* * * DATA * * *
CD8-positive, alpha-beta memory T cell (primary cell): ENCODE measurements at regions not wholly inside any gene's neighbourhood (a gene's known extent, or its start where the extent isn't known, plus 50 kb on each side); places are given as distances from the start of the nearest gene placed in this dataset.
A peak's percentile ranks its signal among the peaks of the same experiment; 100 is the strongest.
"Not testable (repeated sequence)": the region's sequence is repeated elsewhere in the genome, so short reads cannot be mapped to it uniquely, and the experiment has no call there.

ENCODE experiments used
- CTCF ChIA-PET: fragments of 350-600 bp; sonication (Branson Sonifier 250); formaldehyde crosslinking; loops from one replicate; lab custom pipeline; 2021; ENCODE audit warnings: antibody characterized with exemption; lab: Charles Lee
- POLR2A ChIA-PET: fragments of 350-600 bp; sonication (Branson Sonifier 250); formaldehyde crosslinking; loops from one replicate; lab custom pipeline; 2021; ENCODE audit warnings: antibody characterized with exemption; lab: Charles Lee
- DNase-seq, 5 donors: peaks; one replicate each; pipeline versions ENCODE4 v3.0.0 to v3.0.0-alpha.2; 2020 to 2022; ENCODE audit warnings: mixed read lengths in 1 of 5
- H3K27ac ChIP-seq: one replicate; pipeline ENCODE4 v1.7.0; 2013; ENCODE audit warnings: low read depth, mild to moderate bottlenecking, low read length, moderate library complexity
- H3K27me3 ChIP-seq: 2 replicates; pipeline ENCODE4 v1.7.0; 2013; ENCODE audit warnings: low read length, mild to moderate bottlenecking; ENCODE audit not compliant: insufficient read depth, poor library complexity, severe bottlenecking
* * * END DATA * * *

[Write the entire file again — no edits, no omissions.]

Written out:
CD8-positive, alpha-beta memory T cell (primary cell): ENCODE measurements at regions not wholly inside any gene's neighbourhood (a gene's known extent, or its start where the extent isn't known, plus 50 kb on each side); places are given as distances from the start of the nearest gene placed in this dataset.
A peak's percentile ranks its signal among the peaks of the same experiment; 100 is the strongest.
"Not testable (repeated sequence)": the region's sequence is repeated elsewhere in the genome, so short reads cannot be mapped to it uniquely, and the experiment has no call there.

ENCODE experiments used
- CTCF ChIA-PET: fragments of 350-600 bp; sonication (Branson Sonifier 250); formaldehyde crosslinking; loops from one replicate; lab custom pipeline; 2021; ENCODE audit warnings: antibody characterized with exemption; lab: Charles Lee
- POLR2A ChIA-PET: fragments of 350-600 bp; sonication (Branson Sonifier 250); formaldehyde crosslinking; loops from one replicate; lab custom pipeline; 2021; ENCODE audit warnings: antibody characterized with exemption; lab: Charles Lee
- DNase-seq, 5 donors: peaks; one replicate each; pipeline versions ENCODE4 v3.0.0 to v3.0.0-alpha.2; 2020 to 2022; ENCODE audit warnings: mixed read lengths in 1 of 5
- H3K27ac ChIP-seq: one replicate; pipeline ENCODE4 v1.7.0; 2013; ENCODE audit warnings: low read depth, mild to moderate bottlenecking, low read length, moderate library complexity
- H3K27me3 ChIP-seq: 2 replicates; pipeline ENCODE4 v1.7.0; 2013; ENCODE audit warnings: low read length, mild to moderate bottlenecking; ENCODE audit not compliant: insufficient read depth, poor library complexity, severe bottlenecking